Either Olga misspoke or I misunderstood, but it was supposed to be 6:30, not 5:30. But our departure was leisurely, and we were treated to a spectacular sunrise as we waited for a tram. Andrei met us at a metro station on the way to the bus depot. He presented me with a coin commemorating the 750th anniversary of Alexander Nevsky's victory over the Teutonic Knights outside Novgorod. I felt bad; all I'd given him was a Koosh ball. But monetary value isn't the point of the exchange of gifts, I know.
The bus ride was not too interesting. We passed through countryside similar to what we saw on the way to St. Petersburg. A bit better-maintained, actually. Few of the houses looked like they were ready to fall apart, and most were fairly large. It was a clear, sunny day (the sunrise in St. Petersburg was beautiful) but cold, maybe -10C. I had a slightly sore throat and a runny nose, either a cold or a flu, most likely. I tried unsiccessfully to sleep on the bus, and settled instead for watching out the window, where there'd be the occasional farmer picking the last few vegetables from a field, a woman herding sheep, or some children playing on the ice.
We arrived in Novgorod at about 12:30 with eight hours until our train to Moscow. Unfortunately, even with two sweaters and a jacket on, I was too cold to properly appreciate the place. The town is much quieter than Moscow or SP, with people walking along the streets in no particular hurry, and with none of the population density of those cities. I believe Novgorod has a lot more breathing room than its two huge neighbors, and the fact that it isn't largely designed to be a Big Soviet City will allow it to much more easily adapt to the coming social and economic changes. Or maybe not. What do I know?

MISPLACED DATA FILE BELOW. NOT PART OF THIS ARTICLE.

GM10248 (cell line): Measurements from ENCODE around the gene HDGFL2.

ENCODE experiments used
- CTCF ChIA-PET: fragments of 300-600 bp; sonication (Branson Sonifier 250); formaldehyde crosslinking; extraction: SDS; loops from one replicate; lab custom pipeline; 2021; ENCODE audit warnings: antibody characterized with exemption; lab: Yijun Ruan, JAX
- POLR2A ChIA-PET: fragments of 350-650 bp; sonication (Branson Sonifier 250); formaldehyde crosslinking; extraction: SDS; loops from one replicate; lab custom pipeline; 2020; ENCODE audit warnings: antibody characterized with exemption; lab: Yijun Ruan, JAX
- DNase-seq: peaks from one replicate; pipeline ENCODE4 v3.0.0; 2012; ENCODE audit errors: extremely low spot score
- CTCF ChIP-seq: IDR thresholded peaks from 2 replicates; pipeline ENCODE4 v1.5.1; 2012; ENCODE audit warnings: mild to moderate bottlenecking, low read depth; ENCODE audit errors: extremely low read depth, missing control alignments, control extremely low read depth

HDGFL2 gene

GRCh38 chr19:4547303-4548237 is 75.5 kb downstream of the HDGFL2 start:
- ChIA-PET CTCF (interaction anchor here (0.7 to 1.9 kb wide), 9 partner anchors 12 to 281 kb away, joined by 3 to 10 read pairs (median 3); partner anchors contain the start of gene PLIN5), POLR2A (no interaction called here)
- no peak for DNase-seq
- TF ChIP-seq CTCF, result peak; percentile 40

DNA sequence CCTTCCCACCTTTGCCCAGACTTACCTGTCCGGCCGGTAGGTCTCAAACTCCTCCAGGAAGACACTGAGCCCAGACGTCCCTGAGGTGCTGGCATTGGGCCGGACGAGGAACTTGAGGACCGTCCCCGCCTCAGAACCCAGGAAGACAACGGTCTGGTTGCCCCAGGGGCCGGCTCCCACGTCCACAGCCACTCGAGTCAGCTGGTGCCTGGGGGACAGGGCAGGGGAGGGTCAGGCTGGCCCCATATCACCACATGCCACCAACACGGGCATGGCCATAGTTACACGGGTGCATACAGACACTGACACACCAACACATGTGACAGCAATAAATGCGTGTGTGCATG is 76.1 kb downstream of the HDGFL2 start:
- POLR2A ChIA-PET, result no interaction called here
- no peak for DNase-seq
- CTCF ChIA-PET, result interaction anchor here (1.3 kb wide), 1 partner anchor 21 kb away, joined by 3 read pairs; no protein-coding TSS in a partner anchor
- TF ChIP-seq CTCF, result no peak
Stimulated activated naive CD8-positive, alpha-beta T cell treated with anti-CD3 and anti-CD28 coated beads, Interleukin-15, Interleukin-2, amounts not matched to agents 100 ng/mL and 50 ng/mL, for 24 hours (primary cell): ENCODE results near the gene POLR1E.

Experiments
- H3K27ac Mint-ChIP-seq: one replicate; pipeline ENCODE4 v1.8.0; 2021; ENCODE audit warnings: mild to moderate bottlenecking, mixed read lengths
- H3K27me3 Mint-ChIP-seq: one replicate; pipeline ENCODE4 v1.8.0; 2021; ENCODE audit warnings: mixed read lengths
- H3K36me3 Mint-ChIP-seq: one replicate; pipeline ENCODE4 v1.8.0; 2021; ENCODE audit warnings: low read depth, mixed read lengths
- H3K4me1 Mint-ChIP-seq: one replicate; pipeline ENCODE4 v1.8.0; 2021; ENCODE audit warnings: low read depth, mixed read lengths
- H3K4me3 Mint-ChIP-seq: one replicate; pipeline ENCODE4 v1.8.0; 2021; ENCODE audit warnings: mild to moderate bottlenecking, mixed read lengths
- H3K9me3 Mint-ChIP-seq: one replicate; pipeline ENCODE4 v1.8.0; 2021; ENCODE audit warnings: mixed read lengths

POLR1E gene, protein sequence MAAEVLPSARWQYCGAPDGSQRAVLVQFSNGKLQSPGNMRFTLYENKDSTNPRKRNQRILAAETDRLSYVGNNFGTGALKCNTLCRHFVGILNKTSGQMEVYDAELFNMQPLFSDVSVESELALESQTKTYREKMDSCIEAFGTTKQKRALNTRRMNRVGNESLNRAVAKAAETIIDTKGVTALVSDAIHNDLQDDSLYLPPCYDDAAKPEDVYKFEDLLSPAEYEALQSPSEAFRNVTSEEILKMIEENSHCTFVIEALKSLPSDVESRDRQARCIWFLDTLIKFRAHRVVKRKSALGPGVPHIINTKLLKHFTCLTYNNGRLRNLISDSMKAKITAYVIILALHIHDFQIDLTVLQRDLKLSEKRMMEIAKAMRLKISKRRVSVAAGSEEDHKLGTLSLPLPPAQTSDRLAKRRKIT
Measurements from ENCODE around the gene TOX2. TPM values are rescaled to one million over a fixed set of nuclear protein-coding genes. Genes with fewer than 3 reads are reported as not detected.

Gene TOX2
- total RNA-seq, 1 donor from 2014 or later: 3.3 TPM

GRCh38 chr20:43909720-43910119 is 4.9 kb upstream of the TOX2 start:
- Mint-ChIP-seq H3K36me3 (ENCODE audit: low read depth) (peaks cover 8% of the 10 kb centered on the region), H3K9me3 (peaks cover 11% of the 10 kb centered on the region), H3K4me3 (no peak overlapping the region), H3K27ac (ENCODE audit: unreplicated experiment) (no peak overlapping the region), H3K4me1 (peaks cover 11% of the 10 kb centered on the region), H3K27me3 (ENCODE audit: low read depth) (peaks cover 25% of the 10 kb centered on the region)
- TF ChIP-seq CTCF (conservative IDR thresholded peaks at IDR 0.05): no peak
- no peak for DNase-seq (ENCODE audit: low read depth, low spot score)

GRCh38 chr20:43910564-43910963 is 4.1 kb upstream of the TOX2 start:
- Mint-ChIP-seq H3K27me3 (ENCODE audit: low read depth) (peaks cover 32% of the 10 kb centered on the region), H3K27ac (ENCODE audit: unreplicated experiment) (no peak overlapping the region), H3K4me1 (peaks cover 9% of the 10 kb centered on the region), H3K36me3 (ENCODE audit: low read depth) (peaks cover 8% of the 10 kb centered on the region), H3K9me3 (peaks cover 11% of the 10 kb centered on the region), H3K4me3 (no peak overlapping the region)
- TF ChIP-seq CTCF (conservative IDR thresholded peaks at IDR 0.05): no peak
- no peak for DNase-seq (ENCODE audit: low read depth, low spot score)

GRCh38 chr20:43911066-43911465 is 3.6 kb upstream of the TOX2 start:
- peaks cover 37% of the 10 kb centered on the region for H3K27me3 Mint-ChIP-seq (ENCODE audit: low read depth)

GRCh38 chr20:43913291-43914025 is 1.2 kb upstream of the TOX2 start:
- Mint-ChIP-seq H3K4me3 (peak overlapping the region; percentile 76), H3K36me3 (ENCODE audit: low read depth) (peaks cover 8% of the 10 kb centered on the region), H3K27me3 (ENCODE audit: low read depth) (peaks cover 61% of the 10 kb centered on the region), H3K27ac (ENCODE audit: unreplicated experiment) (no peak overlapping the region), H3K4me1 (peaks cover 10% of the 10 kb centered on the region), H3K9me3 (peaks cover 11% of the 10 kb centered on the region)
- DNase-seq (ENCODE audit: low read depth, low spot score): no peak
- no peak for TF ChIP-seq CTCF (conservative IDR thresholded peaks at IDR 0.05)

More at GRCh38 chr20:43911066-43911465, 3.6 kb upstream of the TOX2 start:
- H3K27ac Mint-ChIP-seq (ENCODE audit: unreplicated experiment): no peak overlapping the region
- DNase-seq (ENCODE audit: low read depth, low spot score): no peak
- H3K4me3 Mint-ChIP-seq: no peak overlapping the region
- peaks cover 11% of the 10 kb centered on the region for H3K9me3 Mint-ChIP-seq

We walked from the bus/train station to the kremlin after stowing our bags in a storage area. The city center is beautiful, a mix of buildings from the 12th to 20th centuries, some under repair. Unfortunately, several of the churches are now owned by the Orthodox Church and we weren't able to see inside.
After a couple hours we ate dinner at a church-turned-restaurant along the kremlin wall: a potato-mushroom stew, some borscht, chicken in cream sauce, and some kvas which Olga said tasted strange. The waitress advised Olga not to order the first thing she wanted, because the ingredients had gone bad. When we were done, we went to a movie to kill some more time. I thought it would be a Russian film, but it turned out to be a Christopher Lloyd movie I'd never heard of. At least this one was on real film instead of video.
Then we waited for the train for an hour and a half or so. I sat next to a bunch of women from a Middle Asian republic who were alternately arguing loudly and tending to a couple of babies. At one point the woman closest to me got up and went to the toilet. An expensively-dressed Russian woman with thick makeup took the seat and refused to get up when its original occupant returned. I wrote for a while then switched to staring at the floor and wall.
Olga had prepared me for the worst, a smelly, filthy cabin with obnoxious roommates and a hole in the window. To our mutual delight, she was wrong. The cabin was clean and we shared it with a quiet, friendly man. I was ready to go to sleep with my jacket on, largely because I was keeping some of my money in an inside pocket and had read lots of stories of people being robbed as they slept. Olga wisely made me dress as normal for sleeping, definitely a good choice since the cabin heated up considerably once we were underway. I would have been extremely uncomfortable fully dressed. As it was, the heat, the motion, and lingering paranoia about robbery kept me awake or half-asleep most of the night. By the time we reached Moscow at 6:00 I was pretty well exhausted, and the lack of sleep had worsened my cold or flu or whatever it was. Still, I was glad to be back.
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